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Interagency Committee on Employees with Disabilities

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2014 Award Recipients

Nonprofit Award Co-Recipients

Chicago Zoological Society, Stuart D. Strahl, Ph.D., Northern Illinois recipient

Cochlear Implant Awareness Foundation, Michelle Tjelmeland, Director, Downstate recipient

The Chicago Zoological Society, which manages the Brookfield Zoo, set a goal to create an inclusive Zoo – a goal towards which extraordinary effort has been made. First, its Zoo Camp for All integrates activities and strategies to benefit campers with disabilities, including noise-cancelling headphones and fidget toys. Next, its Youth Volunteer Corp has about 10% students with disabilities. In the fall of 2013, The Society launched “Family Fun Saturdays at Brookfield Zoo” in partnership with Easter Seals to create inclusion and animal-centric experiences for early learners with autism. Its Good Works program engages students from five local high schools in vocational training for students with disabilities at the Zoo. These, and a variety of other programs, make the goal of an inclusive Zoo well within its reach.

The Cochlear Implant Awareness Foundation, founded in 2006 with the objective of assisting those who needed cochlear implants, has aided more than 500 families. The foundation also provides recycled equipment to implant recipients. CIAF director Michelle Tjelmeland and her daughter are both deaf and both improved their hearing through cochlear implants. Fundraising is crucial to most nonprofits, and CIAF devised some inventive ways to support its programs. The Foundation opened a retail, home décor store staffed solely by volunteers with proceeds going to the organization. The group also organized 5k and 10k races, an auto auction, and a beer and oyster fest-- all benefiting cochlear implant recipients and their families. The U.S. is known for its volunteer organizations, and here in Illinois, Ms. Tjelmeland identified a need for assistance with cochlear implants and devised a successful strategy to fund necessary services.

Media Award

Willowbrook High School, Dan Krause, Principal, and students Addie Maggard, director and Alex Bardesi, production manager, of Willowbrook’s ‘High School Musical Junior’

Willowbrook High School students Alex Bardesi, Production Manager and Addie Maggard, and Director, volunteered throughout the summer to make Willowbrook's ‘High School Junior’ production an amazing reality. Using the "Penguin Project" model, students with disabilities played all of the leading roles in this production. All the students’ speaking parts were recorded with subtitles, so that students were not required to memorize excessive amounts of lines. The lyrics of songs were displayed on a screen so that the audience could sing along. Here is a video of one of the students singing in a duet. The production of ‘High School Musical Jr.’ was seen by about 1,400 people in one day. As a follow-up event, the first-ever Willowbrook Academy Awards for the High School Musical Jr. production was held. This was a multimedia production with students all getting Oscar-like awards, and acceptance speeches were given. At some time in the future, all high school musical productions will include students with disabilities, but until that time, Ms. Maggard and Mr. Bardesi deserve an award for inclusion of students with disabilities in performances and activities where they were heretofore excluded.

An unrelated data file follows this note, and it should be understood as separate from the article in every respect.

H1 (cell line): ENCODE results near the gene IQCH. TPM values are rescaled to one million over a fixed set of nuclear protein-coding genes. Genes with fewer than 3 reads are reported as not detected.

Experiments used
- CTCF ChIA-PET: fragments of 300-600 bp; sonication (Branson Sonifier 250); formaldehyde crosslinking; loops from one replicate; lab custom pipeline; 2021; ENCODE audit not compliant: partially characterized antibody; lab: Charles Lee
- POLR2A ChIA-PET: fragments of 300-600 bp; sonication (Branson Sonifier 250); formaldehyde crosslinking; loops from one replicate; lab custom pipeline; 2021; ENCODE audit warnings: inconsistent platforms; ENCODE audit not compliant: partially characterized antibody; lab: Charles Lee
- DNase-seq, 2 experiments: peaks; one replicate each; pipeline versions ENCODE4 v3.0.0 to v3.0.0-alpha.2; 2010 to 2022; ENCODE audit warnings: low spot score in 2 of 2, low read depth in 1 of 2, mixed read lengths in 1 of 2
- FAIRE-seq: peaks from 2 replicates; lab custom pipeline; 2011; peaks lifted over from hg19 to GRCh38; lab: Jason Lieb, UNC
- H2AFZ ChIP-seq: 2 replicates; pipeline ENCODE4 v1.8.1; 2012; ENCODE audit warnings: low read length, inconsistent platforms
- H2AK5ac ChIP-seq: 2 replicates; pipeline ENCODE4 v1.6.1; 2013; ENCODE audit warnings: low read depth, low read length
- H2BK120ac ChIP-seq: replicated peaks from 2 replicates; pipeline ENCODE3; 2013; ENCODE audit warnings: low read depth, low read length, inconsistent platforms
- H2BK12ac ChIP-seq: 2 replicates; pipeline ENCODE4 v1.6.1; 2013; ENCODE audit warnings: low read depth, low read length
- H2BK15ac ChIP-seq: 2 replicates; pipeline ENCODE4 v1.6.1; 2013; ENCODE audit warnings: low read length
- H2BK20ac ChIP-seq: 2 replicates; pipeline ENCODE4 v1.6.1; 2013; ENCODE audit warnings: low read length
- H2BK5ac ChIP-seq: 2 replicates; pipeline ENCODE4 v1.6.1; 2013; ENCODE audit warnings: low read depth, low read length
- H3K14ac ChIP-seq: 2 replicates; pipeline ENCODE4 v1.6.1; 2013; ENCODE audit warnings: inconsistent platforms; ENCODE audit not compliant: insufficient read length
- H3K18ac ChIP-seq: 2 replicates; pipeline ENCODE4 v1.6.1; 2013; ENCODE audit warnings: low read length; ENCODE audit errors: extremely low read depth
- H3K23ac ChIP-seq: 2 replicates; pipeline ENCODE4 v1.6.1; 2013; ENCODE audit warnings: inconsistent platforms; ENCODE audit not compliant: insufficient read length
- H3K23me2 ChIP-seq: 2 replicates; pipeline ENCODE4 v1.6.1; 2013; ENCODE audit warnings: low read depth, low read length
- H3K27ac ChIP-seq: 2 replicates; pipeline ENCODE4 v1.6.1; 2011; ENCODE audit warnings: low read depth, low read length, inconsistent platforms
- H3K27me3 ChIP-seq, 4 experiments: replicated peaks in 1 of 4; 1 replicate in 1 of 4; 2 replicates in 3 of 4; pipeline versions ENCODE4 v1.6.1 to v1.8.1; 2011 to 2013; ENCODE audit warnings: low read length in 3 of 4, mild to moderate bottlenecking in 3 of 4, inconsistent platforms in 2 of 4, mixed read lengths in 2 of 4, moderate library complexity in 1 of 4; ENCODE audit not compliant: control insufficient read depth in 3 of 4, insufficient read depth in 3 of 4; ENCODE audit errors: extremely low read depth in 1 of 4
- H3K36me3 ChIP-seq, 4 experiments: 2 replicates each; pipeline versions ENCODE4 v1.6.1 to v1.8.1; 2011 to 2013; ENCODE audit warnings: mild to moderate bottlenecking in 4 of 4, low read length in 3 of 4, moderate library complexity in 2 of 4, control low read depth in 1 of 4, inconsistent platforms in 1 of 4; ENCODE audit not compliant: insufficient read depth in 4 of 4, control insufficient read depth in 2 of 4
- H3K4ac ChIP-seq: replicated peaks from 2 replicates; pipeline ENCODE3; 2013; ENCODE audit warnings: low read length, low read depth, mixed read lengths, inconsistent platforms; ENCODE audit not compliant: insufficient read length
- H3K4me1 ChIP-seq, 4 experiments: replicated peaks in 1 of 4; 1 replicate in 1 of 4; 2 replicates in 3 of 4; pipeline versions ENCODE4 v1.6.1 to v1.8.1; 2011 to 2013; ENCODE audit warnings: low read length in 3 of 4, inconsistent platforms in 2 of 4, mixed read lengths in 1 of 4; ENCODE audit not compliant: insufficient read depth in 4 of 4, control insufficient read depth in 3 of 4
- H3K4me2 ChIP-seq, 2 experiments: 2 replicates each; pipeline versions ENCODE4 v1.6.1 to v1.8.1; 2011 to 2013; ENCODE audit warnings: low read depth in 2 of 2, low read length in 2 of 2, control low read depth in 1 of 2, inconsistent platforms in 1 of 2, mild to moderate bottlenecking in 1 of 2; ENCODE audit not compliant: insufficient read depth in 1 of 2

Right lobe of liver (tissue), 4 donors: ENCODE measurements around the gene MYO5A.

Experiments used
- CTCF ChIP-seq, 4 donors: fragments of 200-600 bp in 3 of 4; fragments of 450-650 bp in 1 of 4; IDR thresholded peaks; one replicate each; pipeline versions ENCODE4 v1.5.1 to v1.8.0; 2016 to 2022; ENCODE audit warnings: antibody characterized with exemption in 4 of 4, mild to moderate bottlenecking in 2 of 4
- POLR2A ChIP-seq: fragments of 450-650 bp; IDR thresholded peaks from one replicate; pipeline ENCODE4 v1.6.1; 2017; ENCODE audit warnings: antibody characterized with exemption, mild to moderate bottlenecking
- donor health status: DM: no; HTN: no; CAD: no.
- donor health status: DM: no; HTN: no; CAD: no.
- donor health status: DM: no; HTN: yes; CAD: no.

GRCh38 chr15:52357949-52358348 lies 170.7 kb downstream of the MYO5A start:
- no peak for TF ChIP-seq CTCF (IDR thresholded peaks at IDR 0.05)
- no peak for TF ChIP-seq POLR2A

State Agency Award

The Illinois Tollway, Executive Director, Kristi Lafleur, and EEO/AA Officer, Lisa Williams

Over 11% of the Illinois Tollway’s staff has disabilities, compared to 7% of state government workforce as a whole. Included in this figure are interns and seasonal workers with disabilities. In FY13, The Illinois Tollway granted 80 accommodations in 2013. The agency found the cost of accommodations to be minimal. The most common adjustment provided was job restructuring to reassign non-essential functions in accommodating employees with limited walking or lifting ability. Other accommodations included modified work schedules, provision of training and equipment, ergonomic chairs, adjustable stools, and accessible parking spaces.

In 2013, the ADA Coordinator provided training to all managers and supervisors regarding the Americans with Disabilities Act. The presentation included the basic principles of the ADA, reasonable accommodations, the interactive process, leaves and reassignments, medical inquiries, discipline, confidentiality of information and commonly-asked questions. Those who were unable to participate in the training were provided ADA materials, and these documents were also posted on the Tollway’s Intranet, Crossroads, for ease of access. Information about the ADA is posted in all of the Illinois Tollway buildings and facilities, on the agency’s website and on Crossroads. Employees can view and print documents regarding the ADA and accommodation request procedures. The Tollway ADA Office also provides training to agency managers and supervisors as disability-related issues arise, such as employment issues (including anti-harassment/discrimination/retaliation issues, and issues regarding job accommodations; physical access issues (including appropriate dimensions under the IL Accessibility Code, including dimensions for accessible furniture, striping for accessible parking spaces, etc.; and issues regarding the accessibility of information technology under the Illinois Information Technology Accessibility Act (IITAAA); among the dissemination of other disability-related information.